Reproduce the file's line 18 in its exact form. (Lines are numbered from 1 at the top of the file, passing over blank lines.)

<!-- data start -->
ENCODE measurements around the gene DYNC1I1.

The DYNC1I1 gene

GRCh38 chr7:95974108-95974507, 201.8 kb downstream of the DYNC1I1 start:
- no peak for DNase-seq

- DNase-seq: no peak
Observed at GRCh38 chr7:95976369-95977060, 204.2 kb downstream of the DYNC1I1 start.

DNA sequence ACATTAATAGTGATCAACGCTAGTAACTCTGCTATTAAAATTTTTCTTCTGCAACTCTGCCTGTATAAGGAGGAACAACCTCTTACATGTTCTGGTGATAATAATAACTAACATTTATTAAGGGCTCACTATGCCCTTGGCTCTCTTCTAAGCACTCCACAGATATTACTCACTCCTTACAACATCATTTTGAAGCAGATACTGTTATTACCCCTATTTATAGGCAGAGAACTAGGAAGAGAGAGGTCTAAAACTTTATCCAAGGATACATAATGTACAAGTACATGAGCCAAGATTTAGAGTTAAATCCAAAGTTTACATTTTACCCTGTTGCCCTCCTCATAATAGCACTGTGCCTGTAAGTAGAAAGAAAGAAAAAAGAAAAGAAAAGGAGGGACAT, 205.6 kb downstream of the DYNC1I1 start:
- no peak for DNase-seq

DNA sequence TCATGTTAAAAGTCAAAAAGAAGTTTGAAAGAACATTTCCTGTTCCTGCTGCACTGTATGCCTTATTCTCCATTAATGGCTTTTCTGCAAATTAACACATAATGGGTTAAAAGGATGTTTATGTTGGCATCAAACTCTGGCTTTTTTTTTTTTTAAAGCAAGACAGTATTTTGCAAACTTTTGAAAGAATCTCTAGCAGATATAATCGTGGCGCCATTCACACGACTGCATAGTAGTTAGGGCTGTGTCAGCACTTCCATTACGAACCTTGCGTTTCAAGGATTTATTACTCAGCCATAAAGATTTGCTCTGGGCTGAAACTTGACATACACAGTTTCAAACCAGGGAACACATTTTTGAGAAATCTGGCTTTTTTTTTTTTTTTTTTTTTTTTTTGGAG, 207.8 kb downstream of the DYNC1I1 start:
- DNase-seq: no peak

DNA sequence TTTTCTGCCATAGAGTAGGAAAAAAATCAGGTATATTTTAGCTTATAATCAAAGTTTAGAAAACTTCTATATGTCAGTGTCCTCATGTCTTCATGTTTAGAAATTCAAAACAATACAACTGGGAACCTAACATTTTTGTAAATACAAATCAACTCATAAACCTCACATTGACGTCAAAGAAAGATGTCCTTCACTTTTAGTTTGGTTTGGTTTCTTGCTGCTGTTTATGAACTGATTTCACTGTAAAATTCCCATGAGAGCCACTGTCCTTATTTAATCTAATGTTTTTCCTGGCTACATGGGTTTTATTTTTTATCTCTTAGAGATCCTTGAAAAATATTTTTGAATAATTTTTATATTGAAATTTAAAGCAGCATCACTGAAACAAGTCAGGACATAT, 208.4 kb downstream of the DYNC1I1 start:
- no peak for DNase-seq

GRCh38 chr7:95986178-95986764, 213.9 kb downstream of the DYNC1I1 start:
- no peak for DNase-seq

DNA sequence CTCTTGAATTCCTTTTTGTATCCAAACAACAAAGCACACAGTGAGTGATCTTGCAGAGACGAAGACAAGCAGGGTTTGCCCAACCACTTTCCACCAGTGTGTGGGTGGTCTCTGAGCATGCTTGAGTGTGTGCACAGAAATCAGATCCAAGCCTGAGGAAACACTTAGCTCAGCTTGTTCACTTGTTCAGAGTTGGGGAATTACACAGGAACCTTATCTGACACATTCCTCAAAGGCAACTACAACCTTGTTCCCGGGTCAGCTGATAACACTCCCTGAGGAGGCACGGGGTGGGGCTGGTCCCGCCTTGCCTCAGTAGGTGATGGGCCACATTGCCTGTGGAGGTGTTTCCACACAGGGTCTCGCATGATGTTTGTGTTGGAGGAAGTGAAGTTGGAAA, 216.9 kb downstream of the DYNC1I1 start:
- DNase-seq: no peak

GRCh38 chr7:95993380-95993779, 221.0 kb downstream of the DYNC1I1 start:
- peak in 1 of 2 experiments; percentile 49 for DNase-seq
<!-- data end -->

- peak in 1 of 2 experiments; percentile 49 for DNase-seq